As training camp approaches, we’ll offer a position-by-position breakdown of the 2015 Patriots. We started with the offensive side of the ball and now we’ve shifted to defense with the cornerbacks, linebackers and safeties, now we take a look at the defensive line.
Depth chart (regular-season stats via Pro Football Reference): Rob Ninkovich (53 tackles, 8 sacks), Jabaal Sheard (25 tackles, 2 sacks), Chandler Jones (37 tackles, 6 sacks) Dominique Easley (6 tackles, 1 sack), Sealver Siliga (21 tackles, 2.5 sacks), Alan Branch (14 tackles), Jake Bequette, Chris Jones (16 tackles, 3 sacks), Joe Vellano (4 tackles, 1 sack), Zach Moore, Malcom Brown (rookie), Trey Flowers (rookie)
THREE THINGS WE KNOW
1. It’s a different group than a year ago. While they may have lost only one player, it was their leader Vince Wilfork. Without Wilfork it will surely be a different group and they will need someone to step up and take on a leadership role, which will likely be Ninkovich. The team also went out and signed Sheard, who was a free agent after spending last season with the Browns. While they will be without the biggest guy in the middle, the talent is still there to keep up the success.
2. Rob Ninkovich, Chandler Jones, Jabaal Sheard will be good. The Patriots could have one of the best outside pass rush grouping in the entire league with these three. Ninkovich has had eight sacks in three straight seasons, Jones had six in an injury-plagued 2014 season and Sheard will benefit from having the other two players with him. These three rotating in-and-out will likely create matchup problems for opposing defenses and allow the Patriots to get constant pressure on opposing quarterbacks when they choose.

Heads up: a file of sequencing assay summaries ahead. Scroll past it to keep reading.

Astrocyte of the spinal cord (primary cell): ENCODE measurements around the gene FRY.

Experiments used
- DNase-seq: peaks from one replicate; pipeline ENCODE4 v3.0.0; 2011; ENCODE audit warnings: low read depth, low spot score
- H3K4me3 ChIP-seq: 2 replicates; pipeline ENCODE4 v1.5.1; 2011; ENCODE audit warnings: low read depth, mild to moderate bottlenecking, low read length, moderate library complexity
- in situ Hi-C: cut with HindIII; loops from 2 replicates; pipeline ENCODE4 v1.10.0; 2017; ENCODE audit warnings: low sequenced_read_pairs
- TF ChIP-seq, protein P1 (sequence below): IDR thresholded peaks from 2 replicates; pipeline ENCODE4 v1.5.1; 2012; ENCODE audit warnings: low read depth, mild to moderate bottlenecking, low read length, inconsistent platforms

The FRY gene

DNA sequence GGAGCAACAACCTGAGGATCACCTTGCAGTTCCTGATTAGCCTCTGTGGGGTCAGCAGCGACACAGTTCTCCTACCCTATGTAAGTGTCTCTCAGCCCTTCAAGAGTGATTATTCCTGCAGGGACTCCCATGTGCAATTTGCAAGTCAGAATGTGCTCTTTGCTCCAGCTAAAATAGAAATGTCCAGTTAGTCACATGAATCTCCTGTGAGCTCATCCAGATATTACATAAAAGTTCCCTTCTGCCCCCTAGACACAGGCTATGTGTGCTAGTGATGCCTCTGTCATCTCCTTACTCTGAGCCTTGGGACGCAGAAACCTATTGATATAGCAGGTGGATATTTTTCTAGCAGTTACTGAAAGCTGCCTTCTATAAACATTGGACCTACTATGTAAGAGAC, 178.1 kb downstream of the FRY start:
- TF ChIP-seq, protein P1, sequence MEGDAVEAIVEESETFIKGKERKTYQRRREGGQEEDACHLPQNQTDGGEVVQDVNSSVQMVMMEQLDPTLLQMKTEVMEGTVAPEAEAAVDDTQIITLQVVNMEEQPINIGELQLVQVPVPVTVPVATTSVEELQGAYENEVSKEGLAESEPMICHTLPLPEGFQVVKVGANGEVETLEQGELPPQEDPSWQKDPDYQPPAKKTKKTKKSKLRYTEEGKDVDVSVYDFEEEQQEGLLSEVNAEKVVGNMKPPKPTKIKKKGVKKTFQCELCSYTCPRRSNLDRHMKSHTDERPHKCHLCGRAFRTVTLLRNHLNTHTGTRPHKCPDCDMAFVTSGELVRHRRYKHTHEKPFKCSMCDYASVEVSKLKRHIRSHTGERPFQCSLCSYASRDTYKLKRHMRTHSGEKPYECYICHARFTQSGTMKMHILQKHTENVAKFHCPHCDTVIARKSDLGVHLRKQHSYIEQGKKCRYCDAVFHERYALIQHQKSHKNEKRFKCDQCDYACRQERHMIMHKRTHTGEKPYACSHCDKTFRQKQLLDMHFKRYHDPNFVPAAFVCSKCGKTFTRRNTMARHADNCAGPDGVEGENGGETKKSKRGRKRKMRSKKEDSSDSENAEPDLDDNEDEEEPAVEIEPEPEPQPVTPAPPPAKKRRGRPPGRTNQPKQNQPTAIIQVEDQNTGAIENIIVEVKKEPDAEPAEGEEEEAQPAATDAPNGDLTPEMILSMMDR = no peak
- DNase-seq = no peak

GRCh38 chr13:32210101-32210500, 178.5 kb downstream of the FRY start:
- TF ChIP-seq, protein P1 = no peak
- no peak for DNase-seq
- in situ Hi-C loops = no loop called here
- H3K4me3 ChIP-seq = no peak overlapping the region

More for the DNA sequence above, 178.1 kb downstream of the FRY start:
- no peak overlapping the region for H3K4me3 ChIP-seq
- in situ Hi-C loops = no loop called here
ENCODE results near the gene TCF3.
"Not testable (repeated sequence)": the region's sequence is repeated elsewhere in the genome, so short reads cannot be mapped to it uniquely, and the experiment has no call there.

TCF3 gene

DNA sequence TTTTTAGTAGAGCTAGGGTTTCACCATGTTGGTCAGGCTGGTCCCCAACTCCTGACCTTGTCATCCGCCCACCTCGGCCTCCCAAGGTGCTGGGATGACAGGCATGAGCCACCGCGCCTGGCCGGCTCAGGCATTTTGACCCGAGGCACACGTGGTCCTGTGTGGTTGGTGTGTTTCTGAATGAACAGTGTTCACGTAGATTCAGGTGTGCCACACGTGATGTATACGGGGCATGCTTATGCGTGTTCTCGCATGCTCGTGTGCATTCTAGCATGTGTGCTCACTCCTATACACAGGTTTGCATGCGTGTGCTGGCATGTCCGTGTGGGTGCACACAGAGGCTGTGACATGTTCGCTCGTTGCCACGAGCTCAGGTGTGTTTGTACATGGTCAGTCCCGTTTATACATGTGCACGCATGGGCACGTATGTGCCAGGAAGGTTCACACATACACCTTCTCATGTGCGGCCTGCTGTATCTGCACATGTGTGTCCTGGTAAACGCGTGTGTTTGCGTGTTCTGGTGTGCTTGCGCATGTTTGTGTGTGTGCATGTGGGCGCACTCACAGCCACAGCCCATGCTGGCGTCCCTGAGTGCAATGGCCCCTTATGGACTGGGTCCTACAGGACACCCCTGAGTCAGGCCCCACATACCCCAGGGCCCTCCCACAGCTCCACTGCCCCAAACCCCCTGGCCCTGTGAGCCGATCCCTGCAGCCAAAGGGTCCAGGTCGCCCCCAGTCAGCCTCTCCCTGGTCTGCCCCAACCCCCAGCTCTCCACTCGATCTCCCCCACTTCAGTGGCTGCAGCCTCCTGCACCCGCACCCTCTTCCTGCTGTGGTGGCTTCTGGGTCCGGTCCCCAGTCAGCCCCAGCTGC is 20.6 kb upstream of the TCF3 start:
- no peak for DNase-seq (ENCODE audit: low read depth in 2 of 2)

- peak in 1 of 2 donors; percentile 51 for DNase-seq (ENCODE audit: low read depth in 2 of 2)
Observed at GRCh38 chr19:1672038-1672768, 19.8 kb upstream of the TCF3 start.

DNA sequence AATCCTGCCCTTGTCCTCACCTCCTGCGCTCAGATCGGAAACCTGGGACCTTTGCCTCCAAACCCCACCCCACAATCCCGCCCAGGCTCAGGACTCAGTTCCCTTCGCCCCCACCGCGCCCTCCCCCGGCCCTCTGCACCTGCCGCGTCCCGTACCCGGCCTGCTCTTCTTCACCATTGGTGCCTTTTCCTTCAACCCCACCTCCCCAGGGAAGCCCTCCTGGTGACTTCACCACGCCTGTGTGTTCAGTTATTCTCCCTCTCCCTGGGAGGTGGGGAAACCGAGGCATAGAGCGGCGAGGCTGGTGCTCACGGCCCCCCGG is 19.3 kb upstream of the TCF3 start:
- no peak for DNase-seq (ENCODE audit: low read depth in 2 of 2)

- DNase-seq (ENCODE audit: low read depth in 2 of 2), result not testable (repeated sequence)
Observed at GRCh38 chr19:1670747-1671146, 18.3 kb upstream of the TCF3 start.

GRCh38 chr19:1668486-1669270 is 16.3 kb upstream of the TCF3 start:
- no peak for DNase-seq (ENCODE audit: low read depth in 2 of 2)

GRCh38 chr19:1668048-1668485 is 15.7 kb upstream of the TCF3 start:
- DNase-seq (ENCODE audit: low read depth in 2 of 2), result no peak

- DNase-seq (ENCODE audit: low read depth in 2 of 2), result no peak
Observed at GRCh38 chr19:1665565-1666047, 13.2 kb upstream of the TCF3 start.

3. They will need to make more of an impact. Last season the secondary was the group which led the defense and this year it will be the front-seven with the departures of Darrelle Revis, Brandon Browner and Kyle Arrington in the secondary. It will likely be the opposite of things from last year, as this year it will be the front-seven taking some pressure off of the secondary rather than the other way around like last season.
|A familiar ring: Current, former Patriots gather for lavish ceremony to celebrate Super Bowl XLIX win||06.14.15 at 11:19 pm ET|
In the latest chapter of an eventful offseason, the Patriots got their Super Bowl XLIX rings in a ceremony at Robert Kraft’s home in Brookline on Sunday night, part of an evening that included several former players reuniting with their old mates to celebrate the championship.